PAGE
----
Table 4: Probing tasks based on WN18RR for analyzing models’ generalization performance.

As shown in Table 4, our proposed STELP is able to achieve similar results on difference settings whereas even the state-of-the-art graph embedding approaches (e.g., RotatE) show substantial performance drop on the first probing task. Even if we used translation formula to inductively complete the embeddings of unseen entities on the second probing task, the performance decrease of TransE is far more significant than our approach. Therefore, this verifies the promising generalization performance of our model to unseen entities when compared to the popular graph embedding approaches.

4.5 Ablation Study

Perspective Detail Hits@1 Hits@3 Hits@10 MR MRR
Full model STELP (RoBERTa-large) .243 .491 .709 51 .401
Objective w/o contrastive objective .255 .474 .685 68 .399
w/o classification objective .167 .433 .653 67 .337
Concatenation, e.g., Eq.(3-4) [h, r] vs. [r, t] .049 .272 .520 106 .204
[h] vs. [r, t] .270 .461 .668 51 .402
Distance measure in Eq.(10) BiLinear .231 .403 .605 79 .354
Cosine Similarity .313 .503 .691 76 .439
Ranking Basis .252 .494 .701 62 .406
.252 .495 .706 48 .408
.252 .495 .704 51 .408
Table 5: Results of ablation study on WN18RR. Note that full model denotes using two objectives for training, “ [h, r] vs. [t]” as concatenation scheme, Euclidean distance as distance measurement, and as ranking basis during inference. And denotes scaling all scores to .

To further explore the effectiveness of each module, we conducted an extensive ablation study in Table 5 from various perspectives. (1) Ablating Objective: First, each of the components in Eq.(12) was dropped and varying degrees of performance reductions were observed. Note we used as ranking basis in the setting without classification objective. (2) Choice of contexts’ concatenation: Then, how to concatenate and encode the contexts from a triple is also non-trivial for the proposed approach. Two other options listed in the table can only achieve sub-optimal results. (3) Choice of distance measuring method: Two other methods, i.e., Bilinear and Cosine similarity, were also applied to Eq.(10) for measuring the distance between the two representations from head and tail entities respectively. The results demonstrate that Cosine similarity can achieve a very competitive performance and even outperform in terms of Hit@ and MRR. (4) Choice of Ranking Basis: Since two scores can be derived from classification and contrastive objectives respectively, it is straightforward to integrate them in either additive or multiplicative way as an ensemble score. However, as shown in the bottom of Table 5, several combinatorial ranking bases achieve a similar performance among most of metrics. We further calculated Pearson correlation between and and found the coefficient and its p-value are and respectively. This means the two scores are high-linearly related and explains why they achieve similar results.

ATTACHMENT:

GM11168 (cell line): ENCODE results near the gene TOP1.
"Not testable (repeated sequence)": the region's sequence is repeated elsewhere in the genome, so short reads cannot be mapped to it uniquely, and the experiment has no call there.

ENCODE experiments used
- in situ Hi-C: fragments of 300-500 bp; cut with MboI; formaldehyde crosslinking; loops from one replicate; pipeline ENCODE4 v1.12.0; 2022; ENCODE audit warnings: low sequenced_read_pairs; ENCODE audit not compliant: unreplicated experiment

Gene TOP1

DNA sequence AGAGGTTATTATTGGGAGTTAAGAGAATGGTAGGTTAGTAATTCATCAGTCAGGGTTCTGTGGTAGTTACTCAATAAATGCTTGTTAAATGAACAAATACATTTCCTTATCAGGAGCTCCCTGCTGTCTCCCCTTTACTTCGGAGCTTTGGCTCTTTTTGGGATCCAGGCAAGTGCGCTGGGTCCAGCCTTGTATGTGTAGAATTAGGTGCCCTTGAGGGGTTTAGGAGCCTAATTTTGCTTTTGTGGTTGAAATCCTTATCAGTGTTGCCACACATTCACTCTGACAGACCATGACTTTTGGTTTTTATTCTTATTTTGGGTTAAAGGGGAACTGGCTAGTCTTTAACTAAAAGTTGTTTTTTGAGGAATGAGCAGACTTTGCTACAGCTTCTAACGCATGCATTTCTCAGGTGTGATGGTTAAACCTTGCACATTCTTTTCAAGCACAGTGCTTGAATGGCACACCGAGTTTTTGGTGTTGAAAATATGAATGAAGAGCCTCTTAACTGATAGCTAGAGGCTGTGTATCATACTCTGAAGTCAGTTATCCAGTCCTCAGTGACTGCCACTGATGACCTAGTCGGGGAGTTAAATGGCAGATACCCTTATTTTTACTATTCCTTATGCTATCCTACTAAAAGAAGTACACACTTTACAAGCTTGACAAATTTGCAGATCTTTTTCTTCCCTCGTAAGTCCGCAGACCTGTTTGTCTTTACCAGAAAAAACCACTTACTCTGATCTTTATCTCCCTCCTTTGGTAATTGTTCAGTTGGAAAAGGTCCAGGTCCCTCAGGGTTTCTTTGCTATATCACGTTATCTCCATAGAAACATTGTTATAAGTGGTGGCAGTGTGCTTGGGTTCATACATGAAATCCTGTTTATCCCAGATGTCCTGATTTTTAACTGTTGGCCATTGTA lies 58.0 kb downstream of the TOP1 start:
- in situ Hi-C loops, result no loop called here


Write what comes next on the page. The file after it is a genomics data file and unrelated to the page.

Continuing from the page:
4.6 Case Study

In this subsection, we conducted several case studies for insights into the proposed approach.

sensitive: able to feel or perceive.
sensitive: responsive to physical stimuli.
sensitive: being susceptible to the attitudes, feelings, or circumstances of others.
Table 6: An example for the polysemy problem in WordNet: three meanings for the word “sensitive” are viewed as three separate nodes in WordNet.
Figure 2: A detailed comparison between the proposed STELP and RotatE regarding different relations on WN18RR test set. The number in a parenthesis denotes its proportion of test triples with corresponding relation. Note relation “similar to” is ignored since its proportion is less than 0.1%.

Why does STELP achieve better Hits@10 but worse Hits@1 than RotatE?